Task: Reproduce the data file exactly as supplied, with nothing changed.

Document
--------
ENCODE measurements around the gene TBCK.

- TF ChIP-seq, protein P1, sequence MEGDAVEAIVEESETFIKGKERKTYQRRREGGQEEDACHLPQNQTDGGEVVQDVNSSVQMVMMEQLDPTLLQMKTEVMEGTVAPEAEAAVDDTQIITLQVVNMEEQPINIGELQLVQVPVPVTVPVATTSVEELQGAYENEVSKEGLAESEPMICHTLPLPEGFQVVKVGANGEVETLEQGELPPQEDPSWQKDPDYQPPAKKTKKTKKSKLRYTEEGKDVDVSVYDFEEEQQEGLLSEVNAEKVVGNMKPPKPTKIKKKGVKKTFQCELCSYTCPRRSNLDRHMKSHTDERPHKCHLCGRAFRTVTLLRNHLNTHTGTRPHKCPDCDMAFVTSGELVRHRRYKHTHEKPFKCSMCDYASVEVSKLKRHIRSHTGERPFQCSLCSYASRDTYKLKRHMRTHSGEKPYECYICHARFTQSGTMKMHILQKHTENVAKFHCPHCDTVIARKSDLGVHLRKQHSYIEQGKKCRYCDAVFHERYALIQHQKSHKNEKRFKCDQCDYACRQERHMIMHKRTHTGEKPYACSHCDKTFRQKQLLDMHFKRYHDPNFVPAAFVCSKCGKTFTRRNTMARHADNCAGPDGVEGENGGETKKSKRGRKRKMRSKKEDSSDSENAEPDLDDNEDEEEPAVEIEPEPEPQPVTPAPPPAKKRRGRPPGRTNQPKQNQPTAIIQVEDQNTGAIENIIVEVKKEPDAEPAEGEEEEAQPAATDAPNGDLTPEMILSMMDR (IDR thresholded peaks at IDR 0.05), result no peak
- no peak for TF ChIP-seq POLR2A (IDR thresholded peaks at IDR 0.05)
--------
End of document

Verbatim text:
ENCODE measurements around the gene TBCK.

- TF ChIP-seq, protein P1, sequence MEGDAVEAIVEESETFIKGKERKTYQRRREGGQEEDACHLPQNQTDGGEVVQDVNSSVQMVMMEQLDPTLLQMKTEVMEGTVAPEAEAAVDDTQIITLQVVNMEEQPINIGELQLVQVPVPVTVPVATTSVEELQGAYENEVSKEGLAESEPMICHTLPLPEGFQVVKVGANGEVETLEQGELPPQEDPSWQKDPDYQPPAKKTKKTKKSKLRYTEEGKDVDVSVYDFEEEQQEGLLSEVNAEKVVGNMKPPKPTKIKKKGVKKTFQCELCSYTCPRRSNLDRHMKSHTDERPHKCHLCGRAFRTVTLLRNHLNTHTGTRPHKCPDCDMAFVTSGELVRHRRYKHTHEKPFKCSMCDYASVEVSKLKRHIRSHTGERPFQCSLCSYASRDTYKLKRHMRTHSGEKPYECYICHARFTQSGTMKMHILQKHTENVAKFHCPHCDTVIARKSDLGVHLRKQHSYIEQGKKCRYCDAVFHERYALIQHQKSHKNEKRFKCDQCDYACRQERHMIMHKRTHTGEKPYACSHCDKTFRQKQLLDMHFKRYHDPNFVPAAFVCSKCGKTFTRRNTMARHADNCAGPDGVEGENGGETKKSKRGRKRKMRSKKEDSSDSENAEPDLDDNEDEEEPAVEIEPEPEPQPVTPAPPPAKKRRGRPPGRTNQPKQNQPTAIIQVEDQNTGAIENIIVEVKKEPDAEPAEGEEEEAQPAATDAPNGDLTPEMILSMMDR (IDR thresholded peaks at IDR 0.05), result no peak
- no peak for TF ChIP-seq POLR2A (IDR thresholded peaks at IDR 0.05)